First, unweighting may not be particularly necessary. Flattening the skis to release allows them to become steerable without requiring unweighting. People unweight because they hang on to that nice secure feeling edge and won't let go until they pop up and try to twist the skis around quickly. They believe that they have to get the skis back across the hill as quickly as possible for speed control. It is a complex motion that consumes valuable energy and limits the amount of speed control that can be obtained at the top of the turn.

Second, it is possible to obtain speed control throughout the turn. Good ground contact is required, so don't unweight. Flatten the skis to release. Allow the tips to drop toward the fall line. Keep the skis flat relative to the bump (yes, Virginia, this can be done on shaped skis) and allow them to skid down the side of the bump even as the skis are pointed down the fall line. There is no need to wait until the bottom of the turn to gain speed control. This also allows more patient, rounder turns. Keep skidding and steering until the turn is complete. This should be smooth, with no "slam" at the bottom of the turn, especially in mild bumps. Choppy bumps require more absorption and will come later. "Complete," especially for someone trying to feel more in control, means keep steering until the skis are pointed towards the side of the run.

Third, this is most easily done with a centered stance. Most people will have some trouble pulling both feet back to re-center, although doing so is often entirely appropriate. They often can pull back the one carrying less weight, though, which will reduce tip lead nicely and frequently (though not always) accomplish the desired goal of getting centered. The idea of pulling the toes up, which tends to bring the knees forward, may also help. A reaching pole touch can help with getting centered and improve upper body discipline.

This often is enough to accomplish the goal of improved speed control with less effort. The moves are offensive, down the hill.

It is, of course, incomplete. As the skier improves, active retraction/extension for the purpose of pressure control (not unweighting) and absorption can be added, allowing the skier to ski more smoothly and handle more difficult bumps. With speed control from the top of the turn, they will start to feel more confident skiing closer to the fall line. With more accurate pressure control and a higher tolerance for speed, the amount of rotary can be reduced; the skill blend can be adjusted.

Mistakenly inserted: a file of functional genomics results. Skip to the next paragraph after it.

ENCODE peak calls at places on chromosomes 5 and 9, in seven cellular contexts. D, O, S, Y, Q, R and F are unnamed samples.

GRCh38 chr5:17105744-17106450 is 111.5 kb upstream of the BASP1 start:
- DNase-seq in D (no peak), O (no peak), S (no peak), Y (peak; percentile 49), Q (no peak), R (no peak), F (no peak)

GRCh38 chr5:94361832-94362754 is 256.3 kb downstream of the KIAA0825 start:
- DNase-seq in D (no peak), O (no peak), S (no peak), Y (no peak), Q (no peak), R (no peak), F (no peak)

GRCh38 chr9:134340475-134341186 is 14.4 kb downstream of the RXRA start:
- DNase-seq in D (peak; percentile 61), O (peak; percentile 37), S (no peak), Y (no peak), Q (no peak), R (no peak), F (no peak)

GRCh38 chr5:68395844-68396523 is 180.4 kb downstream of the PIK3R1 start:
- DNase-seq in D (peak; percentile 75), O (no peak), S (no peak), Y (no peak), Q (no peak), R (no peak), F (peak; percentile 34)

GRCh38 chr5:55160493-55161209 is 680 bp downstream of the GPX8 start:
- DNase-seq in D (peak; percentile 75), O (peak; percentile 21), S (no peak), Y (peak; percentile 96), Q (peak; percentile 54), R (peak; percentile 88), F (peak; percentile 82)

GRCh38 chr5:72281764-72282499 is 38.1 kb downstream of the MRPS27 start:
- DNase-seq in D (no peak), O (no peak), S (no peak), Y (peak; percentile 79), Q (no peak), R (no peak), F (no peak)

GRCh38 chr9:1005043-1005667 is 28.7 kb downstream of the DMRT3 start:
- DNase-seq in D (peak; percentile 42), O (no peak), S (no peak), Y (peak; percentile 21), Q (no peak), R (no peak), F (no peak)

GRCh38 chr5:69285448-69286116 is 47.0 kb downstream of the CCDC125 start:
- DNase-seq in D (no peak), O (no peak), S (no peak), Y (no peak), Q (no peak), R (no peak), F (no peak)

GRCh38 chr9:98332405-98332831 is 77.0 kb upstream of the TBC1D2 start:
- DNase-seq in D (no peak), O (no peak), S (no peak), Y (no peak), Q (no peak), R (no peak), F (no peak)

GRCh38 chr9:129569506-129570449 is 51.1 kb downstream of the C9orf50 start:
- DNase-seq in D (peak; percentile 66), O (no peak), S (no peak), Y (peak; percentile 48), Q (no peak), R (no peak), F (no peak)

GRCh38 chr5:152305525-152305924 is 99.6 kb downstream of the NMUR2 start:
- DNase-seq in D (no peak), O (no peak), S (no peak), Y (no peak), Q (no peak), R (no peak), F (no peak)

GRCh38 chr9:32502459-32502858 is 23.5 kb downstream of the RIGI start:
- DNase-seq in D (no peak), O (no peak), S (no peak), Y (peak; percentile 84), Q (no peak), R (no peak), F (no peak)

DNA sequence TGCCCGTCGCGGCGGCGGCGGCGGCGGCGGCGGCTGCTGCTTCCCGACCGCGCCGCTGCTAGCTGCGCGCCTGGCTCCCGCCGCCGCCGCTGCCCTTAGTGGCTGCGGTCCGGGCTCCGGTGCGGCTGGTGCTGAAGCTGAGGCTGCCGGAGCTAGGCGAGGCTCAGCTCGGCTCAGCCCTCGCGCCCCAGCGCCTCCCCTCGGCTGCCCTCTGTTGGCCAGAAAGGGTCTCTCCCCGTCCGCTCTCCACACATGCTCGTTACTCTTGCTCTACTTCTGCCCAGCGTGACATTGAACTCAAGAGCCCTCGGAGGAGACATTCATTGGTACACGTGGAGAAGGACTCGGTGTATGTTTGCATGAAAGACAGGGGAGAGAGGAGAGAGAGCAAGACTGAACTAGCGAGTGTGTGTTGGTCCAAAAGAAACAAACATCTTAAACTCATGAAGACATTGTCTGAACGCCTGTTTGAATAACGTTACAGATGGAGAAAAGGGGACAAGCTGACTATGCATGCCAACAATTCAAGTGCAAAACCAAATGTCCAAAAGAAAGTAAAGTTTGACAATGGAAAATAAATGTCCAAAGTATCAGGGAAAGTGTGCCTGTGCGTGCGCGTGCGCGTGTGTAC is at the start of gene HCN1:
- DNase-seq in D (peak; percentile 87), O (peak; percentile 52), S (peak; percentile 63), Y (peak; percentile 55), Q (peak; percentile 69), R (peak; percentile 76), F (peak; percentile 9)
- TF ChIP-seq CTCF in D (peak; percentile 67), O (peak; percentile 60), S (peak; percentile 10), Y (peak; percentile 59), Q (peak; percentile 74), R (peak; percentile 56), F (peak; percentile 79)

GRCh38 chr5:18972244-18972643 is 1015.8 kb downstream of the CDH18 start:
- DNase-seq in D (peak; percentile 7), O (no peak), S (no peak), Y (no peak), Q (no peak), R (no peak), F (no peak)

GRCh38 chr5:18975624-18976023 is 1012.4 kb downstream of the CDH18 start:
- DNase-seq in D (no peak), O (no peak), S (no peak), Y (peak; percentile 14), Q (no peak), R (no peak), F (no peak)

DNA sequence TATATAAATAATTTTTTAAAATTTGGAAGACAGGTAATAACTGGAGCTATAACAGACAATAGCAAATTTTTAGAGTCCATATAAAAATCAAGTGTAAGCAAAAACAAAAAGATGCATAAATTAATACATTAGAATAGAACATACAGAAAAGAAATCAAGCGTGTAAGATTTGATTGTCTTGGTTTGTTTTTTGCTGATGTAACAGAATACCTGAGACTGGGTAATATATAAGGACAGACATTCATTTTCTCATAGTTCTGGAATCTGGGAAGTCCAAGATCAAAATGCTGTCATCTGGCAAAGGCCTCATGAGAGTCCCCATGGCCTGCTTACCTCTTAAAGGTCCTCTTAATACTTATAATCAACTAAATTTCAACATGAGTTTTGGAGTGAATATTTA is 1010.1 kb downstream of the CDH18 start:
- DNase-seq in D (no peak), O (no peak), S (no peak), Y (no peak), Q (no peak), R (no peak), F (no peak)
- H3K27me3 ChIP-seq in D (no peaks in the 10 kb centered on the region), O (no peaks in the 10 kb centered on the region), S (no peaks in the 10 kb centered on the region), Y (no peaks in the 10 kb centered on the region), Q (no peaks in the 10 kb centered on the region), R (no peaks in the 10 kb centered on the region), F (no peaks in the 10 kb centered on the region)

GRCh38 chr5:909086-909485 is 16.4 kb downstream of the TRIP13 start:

And, there's always more...

Never stop learning.
post #17 of 19
one would think you spent some time at Winter Park
post #18 of 19
I'd go for a four step lesson.

1. Lead with the inside foot. Can't make a new turn if you haven't let go of the old one.

2. Upper/lower body separation using flexion and extension. You can't have a smooth flow down the mountain if its always pushing you around and groomers aren't as demanding on this because they are 2D terrain.

3. Edge control. Less edge is more drift and speed control, more edge rails off the back of a bump or catches and upsets balance.

4. Line. Rounder lines are slower, straighter lines are faster and the skier has the freedom to pick the one they like.

Introducing these concepts in a one hour lesson isn't going to radically change performance, but it will set them up with at least 3 drills they can do on their own time to greatly improve performance on all terrain.
post #19 of 19
Good stuff here. Something I like to do on the way to the bumps is introduce the concept of turning using the legs (ie rotary). Sometimes I stop at the on-mountain warming hut, which has a pile of firewood. I have the people take off the skis and I give each a piece of firewood to stand on. Once they can stand balanced on the middle of their foot on the piece of firewood, I have them try slowly turning both feet left and right without moving their hips and upper body. I prefer not to call this a pivot, which I think most people interpret as a rapid motion. This is also a balance exercise which can help address the stance issue.

Next I have them play around on the groomed with various slippy-slidey moves such as side slips, traverses with forward side slips, falling leaf, and turns using lots of leg steering and as little edge as possible. I ask them to make movements that are slow and easy, nothing abrupt. If they are catching on, by the time we get to the bumps they are ready to play in them.